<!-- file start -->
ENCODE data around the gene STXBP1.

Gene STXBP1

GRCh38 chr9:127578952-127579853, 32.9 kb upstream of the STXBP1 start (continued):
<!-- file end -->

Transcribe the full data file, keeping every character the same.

ENCODE data around the gene STXBP1.

Gene STXBP1

GRCh38 chr9:127578952-127579853, 32.9 kb upstream of the STXBP1 start (continued):